"[Obama] voted for nearly a billion dollars in pork barrel earmark projects, including, by the way, $3 million for an overhead projector at a planetarium in Chicago, Illinois. My friends, do we need to spend that kind of money?"
MY friends, we spent $3 million of your money to study the DNA of bears in montana. Now, I don't know if that was a paternity issue or a criminal issue, (LAUGHTER)... but the point is, it was $3 million of your money. It was your money. And, you know, we laugh about it, but we cry - and we should cry because the Congress is supposed to be careful stewards of your tax dollars."
On Science Friday and in the Scientific American, the scientists speak out.
They insist that the [Bear DNA] study is not only worth every penny but that the $3-million price tag cited in the ad is, in a word, wrong.
In fact, Congress over the past five years has forked over a total of $4.8 million to study the genetic material of Montana's grizzly bears, according to Katherine Kendall, a research biologist at the U.S. Geological Survey (USGS).
“This is not pork barrel at all,” says Richard Mace, a research biologist with Montana Fish, Wildlife & Parks (FWP). “We have a federal law called the Endangered Species Act and [under this law] the federal government is supposed to help identify and conserve threatened species.”
The fact that he calls it a "$3 million dollar waste of money" instead of the higher price tag goes to show that he can't even do simple MATH to criticize a program. Not only that, but it's evident that this program IS a paternity issue. It's studying the ancestry of an endangered species! DUH.
On ScienceDebate2008, McCain replied to the top 14 pressing questions candidates should answer. Here's his take on science and education. Funny how his actions diverge from his words. Or maybe its just his words contradicting his other words. Hypocrisy!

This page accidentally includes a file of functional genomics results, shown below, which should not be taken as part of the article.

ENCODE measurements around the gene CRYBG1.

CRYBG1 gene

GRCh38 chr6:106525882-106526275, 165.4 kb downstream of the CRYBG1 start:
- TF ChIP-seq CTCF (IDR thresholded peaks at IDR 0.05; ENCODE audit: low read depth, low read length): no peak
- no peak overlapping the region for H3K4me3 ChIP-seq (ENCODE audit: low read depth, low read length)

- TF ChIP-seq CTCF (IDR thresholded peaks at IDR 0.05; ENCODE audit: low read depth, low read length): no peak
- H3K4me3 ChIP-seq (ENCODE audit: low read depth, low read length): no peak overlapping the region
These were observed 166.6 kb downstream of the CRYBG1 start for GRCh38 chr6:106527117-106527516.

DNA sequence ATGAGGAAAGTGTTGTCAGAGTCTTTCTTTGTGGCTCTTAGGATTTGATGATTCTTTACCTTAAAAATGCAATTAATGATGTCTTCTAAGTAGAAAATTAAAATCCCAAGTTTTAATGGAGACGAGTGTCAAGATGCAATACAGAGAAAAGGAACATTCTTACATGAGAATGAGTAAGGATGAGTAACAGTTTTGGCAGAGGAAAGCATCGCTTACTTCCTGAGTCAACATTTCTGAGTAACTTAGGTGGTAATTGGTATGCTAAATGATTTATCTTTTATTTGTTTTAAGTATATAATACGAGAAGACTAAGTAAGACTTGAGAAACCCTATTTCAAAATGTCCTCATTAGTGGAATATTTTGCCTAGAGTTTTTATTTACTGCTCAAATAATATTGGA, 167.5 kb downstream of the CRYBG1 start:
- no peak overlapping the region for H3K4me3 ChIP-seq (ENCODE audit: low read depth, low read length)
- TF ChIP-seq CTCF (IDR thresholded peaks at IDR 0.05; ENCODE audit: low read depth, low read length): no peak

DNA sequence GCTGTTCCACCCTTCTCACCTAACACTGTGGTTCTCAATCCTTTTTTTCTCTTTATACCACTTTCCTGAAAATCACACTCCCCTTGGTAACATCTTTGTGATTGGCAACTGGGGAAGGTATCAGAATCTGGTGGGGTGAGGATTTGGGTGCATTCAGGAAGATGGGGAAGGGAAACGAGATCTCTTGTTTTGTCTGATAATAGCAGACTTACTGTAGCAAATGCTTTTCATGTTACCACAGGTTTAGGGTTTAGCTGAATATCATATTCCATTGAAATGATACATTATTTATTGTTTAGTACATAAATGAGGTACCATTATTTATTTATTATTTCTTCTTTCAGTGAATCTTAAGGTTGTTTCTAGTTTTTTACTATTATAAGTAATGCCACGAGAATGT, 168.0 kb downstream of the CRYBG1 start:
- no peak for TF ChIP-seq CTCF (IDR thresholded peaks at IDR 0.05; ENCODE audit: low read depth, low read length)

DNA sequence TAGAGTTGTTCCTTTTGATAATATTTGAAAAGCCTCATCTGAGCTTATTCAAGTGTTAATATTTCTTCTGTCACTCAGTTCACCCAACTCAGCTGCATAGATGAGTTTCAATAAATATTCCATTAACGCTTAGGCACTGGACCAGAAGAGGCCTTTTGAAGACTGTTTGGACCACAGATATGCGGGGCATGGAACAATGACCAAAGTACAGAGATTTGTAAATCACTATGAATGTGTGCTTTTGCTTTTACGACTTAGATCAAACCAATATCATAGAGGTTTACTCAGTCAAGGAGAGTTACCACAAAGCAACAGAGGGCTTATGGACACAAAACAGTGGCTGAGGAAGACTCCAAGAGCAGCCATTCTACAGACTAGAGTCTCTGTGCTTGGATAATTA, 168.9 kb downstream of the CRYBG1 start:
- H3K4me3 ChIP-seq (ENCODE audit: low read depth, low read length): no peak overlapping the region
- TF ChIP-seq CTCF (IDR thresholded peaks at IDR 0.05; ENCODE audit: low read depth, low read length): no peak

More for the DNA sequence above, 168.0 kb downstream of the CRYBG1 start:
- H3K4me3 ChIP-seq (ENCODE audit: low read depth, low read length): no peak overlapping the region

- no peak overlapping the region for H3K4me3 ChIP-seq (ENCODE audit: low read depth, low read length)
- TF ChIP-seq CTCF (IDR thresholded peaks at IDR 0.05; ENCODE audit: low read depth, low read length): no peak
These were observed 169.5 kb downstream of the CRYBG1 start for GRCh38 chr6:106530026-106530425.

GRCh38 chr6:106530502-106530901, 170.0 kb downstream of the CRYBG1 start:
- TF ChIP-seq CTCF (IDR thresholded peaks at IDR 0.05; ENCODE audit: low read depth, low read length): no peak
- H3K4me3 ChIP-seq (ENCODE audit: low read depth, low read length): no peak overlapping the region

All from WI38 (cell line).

- Eliminate wasteful earmarks in order to allocate funds for science and technology investments;
- Grow public understanding and popularity of mathematics and science by reforming mathematics and science education in schools;
- Basic research serves as the foundation for many new discoveries and represents a critical investment for the future of the country and the innovations that drive our economy and protect our people. I have supported significant increases in basic research at the National Science Foundation. I also called for a plan developed by our top scientists on how the funding should be utilized.
(edit: And apparently, I hate english. I corrected some of my glaring spelling and grammar errors. It's been a while since I've written anything in proper English! *shakes a mocking fist at 5am Medicine Notes*)
Palin chimes in with her bit.
"Where does a lot of that earmark money end up, anyway? [...] You've heard about, um, these -- some of these pet projects they really don't make a whole lot of sense, and sometimes these dollars they go to projects having little or nothing to do with the public good. Things like fruit fly research in Paris, France. I kid you not!"Wow. I'm sure that "fruit fly research" is EXACTLY the sort of waste-of-money earmarking that you think it is... and it has no impact on autism research.